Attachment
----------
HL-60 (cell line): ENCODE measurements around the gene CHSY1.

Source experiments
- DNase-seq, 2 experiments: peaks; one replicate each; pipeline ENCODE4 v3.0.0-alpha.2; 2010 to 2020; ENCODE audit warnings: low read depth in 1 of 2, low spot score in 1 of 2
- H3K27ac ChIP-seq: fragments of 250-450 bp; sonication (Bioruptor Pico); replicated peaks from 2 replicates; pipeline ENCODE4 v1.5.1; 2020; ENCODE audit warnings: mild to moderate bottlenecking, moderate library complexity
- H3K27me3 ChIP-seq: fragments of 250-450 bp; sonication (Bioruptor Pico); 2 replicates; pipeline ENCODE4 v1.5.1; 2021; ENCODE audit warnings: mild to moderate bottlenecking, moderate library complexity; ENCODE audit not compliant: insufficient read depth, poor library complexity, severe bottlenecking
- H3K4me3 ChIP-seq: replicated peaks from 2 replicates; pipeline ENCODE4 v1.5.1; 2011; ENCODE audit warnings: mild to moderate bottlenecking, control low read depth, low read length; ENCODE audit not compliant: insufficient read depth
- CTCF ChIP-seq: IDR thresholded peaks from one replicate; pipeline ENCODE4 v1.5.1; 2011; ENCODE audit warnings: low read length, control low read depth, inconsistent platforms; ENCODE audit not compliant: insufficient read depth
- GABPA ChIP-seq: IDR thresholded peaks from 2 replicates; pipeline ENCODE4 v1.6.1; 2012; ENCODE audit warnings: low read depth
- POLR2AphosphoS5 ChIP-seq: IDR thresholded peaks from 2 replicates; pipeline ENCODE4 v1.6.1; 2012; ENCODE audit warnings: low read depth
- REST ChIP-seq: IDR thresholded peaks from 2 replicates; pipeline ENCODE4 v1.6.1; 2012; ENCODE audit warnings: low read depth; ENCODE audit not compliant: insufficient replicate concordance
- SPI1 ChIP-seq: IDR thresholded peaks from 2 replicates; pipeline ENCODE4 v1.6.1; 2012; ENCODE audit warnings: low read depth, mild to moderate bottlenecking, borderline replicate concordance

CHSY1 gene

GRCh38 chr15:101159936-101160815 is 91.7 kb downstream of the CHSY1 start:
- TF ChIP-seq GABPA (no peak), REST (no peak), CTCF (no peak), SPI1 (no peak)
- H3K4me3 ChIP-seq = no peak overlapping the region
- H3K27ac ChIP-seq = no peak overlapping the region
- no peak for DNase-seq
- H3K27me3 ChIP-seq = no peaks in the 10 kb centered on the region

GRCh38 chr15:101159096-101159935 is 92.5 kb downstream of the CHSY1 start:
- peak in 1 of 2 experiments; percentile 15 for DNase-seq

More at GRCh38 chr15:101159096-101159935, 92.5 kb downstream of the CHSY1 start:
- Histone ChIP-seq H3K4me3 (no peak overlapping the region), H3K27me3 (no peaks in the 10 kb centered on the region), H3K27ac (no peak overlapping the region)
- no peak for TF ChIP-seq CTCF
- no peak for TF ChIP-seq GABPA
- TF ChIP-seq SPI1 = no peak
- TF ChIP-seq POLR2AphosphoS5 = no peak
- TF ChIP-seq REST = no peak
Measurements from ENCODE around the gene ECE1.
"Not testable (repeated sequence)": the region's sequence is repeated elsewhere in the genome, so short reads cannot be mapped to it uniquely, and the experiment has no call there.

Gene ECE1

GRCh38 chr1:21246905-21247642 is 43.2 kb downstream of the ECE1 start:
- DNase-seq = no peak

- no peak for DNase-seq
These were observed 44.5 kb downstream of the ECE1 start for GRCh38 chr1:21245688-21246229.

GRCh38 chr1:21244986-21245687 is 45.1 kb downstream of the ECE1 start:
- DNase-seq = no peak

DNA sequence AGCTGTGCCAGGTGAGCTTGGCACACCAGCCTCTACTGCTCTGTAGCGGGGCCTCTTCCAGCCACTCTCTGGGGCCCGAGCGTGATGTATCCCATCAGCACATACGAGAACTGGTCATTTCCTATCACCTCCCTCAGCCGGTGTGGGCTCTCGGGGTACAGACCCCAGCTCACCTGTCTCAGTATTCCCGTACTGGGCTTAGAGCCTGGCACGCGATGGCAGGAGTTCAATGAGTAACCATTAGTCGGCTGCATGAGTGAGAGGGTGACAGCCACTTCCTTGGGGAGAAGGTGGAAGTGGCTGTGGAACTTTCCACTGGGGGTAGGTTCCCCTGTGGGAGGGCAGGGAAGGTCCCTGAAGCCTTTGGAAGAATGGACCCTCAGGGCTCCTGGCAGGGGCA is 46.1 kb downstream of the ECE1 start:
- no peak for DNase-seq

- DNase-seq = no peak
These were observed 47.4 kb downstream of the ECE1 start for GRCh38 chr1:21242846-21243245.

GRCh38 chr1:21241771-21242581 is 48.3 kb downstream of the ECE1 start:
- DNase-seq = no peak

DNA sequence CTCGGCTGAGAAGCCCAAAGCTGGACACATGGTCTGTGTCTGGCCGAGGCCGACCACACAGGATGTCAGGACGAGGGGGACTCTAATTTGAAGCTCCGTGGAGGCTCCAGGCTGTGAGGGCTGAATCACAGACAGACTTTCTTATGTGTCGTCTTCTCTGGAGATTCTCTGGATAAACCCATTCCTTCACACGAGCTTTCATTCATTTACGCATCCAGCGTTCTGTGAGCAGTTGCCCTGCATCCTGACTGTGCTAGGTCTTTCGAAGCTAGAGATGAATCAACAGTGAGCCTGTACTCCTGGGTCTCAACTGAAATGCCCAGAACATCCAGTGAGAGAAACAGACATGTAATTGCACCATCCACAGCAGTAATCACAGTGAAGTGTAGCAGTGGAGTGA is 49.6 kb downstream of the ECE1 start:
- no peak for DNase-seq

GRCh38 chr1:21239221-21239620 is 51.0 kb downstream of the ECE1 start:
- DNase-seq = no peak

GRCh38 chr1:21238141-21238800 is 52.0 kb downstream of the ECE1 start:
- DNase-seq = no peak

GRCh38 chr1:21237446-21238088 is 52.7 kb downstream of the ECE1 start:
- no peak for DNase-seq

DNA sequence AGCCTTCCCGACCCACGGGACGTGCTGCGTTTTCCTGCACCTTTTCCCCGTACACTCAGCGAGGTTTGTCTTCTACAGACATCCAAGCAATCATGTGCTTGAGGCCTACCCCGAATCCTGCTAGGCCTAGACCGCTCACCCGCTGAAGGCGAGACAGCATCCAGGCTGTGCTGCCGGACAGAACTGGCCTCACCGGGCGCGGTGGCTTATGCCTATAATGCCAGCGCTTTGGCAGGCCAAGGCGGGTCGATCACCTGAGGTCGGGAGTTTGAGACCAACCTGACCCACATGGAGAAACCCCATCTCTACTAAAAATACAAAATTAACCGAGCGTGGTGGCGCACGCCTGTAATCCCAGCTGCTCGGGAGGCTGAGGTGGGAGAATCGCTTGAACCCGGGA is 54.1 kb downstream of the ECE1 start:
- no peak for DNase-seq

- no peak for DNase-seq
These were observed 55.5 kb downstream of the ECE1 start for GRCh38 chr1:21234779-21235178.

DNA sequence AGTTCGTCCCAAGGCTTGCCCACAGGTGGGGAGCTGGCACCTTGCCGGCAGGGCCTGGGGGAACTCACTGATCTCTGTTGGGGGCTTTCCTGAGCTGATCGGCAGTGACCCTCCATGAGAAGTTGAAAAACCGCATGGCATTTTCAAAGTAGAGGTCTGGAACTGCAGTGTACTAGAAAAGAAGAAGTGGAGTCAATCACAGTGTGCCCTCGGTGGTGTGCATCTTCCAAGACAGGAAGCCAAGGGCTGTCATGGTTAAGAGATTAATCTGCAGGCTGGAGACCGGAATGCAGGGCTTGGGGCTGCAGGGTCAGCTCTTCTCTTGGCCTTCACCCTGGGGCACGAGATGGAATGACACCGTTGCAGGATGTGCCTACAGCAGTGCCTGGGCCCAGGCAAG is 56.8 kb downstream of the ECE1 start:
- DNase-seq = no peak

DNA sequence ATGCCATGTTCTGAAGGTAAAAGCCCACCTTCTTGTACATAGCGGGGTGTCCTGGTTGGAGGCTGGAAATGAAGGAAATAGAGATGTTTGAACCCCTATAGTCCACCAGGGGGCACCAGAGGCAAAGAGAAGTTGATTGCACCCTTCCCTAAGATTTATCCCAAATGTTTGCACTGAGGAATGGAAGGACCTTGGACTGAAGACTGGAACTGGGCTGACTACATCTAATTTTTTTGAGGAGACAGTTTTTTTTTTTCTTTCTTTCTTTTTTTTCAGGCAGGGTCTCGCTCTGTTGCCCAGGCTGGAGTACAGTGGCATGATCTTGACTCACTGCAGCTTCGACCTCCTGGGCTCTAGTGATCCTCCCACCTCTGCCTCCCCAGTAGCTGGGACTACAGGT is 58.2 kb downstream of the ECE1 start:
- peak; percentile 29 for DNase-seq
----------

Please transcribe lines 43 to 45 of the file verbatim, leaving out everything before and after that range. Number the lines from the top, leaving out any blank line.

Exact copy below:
DNA sequence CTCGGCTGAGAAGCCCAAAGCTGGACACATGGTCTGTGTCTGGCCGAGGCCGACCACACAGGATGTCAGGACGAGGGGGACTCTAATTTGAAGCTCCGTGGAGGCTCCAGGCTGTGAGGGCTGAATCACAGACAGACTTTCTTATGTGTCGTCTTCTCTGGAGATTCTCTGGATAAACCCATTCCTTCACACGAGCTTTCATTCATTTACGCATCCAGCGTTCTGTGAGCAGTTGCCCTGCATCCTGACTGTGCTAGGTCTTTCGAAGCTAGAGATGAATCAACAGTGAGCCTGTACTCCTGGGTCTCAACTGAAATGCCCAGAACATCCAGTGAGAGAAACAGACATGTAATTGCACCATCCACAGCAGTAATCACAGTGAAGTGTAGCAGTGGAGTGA is 49.6 kb downstream of the ECE1 start:
- no peak for DNase-seq

GRCh38 chr1:21239221-21239620 is 51.0 kb downstream of the ECE1 start: